So there, end of lesson? Not quite. Although I chose to use the bolded meanings, these too are not quite correct. Once upon a time windows did indeed have shutters. When a storm came up it was a simple task to swing the shutters closed and latch them. The windows would then be safe from flying debris. Somehow that came into disuse. Nowadays shutters are mostly decorative items. Some still have hinges to make them look realistic but they lack the latching hardware that would secure them in inclement weather. Many indeed are hard-mounted to the side of the windows, some are not even sized to fit the windows. No protection there at all, no utility, just looks. Ah, vanity ….

 

 

.:.

© 2016 Ludwig Keck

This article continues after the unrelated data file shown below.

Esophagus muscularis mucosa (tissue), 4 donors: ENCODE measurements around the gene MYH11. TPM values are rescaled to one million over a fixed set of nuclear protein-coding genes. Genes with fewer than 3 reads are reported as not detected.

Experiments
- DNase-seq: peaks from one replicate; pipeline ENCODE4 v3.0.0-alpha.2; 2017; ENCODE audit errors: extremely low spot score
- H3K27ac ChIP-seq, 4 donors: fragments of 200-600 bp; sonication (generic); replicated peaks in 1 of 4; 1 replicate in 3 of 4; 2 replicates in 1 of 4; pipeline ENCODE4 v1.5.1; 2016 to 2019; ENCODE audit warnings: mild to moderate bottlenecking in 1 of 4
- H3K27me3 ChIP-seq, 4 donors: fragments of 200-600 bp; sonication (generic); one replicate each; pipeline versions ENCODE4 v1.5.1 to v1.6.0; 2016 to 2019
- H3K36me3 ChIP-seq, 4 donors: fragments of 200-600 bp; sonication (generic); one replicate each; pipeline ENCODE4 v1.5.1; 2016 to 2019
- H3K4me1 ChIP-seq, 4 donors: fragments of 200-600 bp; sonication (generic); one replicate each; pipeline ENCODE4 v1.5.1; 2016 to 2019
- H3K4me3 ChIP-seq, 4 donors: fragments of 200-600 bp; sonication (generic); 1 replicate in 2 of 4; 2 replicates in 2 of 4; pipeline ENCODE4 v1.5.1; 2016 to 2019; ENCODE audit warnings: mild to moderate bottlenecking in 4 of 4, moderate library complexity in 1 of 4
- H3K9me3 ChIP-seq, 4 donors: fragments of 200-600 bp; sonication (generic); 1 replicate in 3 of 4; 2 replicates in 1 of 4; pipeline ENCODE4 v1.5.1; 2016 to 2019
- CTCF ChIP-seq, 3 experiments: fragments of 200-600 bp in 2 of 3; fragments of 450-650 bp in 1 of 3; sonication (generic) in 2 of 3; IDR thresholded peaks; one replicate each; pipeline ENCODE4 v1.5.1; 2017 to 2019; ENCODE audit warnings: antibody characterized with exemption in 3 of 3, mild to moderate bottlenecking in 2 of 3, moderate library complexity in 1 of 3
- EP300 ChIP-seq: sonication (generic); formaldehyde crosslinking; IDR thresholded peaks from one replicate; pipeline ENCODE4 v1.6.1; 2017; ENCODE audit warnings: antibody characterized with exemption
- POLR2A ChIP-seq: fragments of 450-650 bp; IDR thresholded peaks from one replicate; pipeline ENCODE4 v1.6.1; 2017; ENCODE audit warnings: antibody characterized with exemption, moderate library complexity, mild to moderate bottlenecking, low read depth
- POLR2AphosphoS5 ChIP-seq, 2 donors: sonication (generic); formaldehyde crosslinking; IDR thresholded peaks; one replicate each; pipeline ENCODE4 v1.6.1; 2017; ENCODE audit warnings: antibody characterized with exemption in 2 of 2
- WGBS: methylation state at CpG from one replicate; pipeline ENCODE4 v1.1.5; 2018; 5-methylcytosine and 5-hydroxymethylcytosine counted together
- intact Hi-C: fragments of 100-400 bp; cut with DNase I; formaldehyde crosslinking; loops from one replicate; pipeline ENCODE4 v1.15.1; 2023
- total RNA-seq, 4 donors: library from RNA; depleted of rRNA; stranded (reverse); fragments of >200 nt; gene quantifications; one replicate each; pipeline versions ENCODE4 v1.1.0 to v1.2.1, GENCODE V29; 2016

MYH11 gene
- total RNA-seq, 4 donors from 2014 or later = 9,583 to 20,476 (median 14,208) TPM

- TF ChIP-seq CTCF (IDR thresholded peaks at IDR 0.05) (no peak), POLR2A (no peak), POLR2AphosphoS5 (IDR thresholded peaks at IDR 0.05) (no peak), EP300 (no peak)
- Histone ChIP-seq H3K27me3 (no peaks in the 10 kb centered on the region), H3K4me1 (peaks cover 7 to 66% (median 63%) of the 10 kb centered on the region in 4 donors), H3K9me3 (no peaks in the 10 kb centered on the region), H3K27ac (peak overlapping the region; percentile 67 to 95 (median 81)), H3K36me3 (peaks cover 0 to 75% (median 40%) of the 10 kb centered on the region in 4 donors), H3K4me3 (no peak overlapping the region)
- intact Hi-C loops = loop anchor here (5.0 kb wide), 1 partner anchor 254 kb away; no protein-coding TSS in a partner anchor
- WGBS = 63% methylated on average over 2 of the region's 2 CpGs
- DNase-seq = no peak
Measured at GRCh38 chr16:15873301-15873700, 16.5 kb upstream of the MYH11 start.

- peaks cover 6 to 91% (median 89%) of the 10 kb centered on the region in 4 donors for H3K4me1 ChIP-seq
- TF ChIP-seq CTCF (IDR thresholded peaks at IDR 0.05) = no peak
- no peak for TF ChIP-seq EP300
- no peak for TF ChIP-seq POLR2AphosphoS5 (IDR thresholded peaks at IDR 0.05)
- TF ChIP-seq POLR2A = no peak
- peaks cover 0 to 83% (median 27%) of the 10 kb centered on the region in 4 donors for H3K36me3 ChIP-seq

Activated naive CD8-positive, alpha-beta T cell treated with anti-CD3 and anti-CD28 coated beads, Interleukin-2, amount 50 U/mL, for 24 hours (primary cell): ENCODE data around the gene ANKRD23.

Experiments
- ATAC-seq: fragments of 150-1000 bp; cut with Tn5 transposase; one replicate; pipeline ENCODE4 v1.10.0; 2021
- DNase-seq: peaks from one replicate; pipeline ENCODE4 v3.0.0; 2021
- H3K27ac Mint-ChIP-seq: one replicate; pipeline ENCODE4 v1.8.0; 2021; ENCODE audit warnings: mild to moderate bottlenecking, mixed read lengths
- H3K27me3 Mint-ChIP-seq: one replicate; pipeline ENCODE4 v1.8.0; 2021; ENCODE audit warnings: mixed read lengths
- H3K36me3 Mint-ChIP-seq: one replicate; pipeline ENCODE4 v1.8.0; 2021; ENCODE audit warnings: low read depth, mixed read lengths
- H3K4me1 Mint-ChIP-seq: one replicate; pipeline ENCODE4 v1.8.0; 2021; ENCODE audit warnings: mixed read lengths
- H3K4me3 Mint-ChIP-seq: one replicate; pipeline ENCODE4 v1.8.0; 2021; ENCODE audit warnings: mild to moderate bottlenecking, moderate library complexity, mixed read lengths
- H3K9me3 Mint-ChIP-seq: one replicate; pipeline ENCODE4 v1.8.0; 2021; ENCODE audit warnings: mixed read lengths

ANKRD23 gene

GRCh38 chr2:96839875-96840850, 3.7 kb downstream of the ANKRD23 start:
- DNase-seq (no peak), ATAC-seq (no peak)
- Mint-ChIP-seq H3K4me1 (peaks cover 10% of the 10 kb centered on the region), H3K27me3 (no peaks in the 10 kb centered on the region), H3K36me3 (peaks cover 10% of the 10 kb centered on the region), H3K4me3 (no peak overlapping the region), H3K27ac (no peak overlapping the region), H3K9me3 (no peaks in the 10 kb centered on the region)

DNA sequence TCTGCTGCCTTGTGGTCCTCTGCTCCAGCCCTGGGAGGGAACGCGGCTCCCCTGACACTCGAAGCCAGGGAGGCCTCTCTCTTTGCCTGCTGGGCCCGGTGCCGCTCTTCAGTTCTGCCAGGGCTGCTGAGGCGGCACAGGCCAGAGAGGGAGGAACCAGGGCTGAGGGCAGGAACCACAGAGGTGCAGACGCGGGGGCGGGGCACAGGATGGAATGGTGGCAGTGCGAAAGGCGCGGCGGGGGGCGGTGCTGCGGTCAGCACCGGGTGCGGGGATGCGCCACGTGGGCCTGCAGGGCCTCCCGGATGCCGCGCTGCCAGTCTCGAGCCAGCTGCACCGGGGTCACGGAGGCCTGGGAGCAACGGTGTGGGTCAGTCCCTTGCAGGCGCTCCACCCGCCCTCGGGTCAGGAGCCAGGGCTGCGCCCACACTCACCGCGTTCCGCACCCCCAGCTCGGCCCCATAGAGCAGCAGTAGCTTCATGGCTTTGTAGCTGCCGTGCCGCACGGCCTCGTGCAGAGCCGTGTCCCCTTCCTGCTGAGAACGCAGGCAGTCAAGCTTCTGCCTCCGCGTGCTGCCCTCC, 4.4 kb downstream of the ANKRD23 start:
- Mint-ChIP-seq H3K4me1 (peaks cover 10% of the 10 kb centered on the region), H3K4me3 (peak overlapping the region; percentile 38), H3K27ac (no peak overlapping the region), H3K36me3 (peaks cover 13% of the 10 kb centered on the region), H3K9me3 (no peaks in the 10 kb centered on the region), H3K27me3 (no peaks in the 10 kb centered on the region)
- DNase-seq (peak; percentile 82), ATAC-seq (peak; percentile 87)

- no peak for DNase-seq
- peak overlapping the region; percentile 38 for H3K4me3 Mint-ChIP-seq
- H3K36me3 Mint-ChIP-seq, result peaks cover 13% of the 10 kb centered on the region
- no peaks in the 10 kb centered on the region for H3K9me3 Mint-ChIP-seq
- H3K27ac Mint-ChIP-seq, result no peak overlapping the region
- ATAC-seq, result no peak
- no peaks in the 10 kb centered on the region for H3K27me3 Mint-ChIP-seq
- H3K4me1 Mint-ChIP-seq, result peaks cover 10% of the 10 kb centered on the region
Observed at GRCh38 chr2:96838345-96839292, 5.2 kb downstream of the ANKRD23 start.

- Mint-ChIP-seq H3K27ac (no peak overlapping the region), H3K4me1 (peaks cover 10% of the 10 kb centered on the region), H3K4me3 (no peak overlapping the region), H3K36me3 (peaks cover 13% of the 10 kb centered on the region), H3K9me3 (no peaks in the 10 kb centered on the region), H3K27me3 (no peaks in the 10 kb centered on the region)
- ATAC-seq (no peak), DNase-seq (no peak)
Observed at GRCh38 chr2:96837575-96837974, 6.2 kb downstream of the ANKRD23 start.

Thursday Doors – 33

Another Visit to Norcross

Back in June we ambled through Skin Alley in Norcross (Three Doors in Skin Alley). There was a big truck blocking part of the alley, so here are a couple of “doors” without obstructions. The large work of art is new this year. Notice that there is a large double door on the left. Almost invisible is another door toward the right. The plain wall and door at number 60 is clearly ready for another art project.

Rounding out our visit to Skin Alley is a quick visit to College Street and the College Street Playhouse. More photos of this building and its windows are featured in Monday WindowMore Windows from Norcross.

 


Thursday Doors is a weekly feature allowing door lovers to come together to admire and share their favorite door photos from around the world.

This delightful activity is conducted by Norman Frampton.


Also see my Monday Window series

.:.

© 2016 Ludwig Keck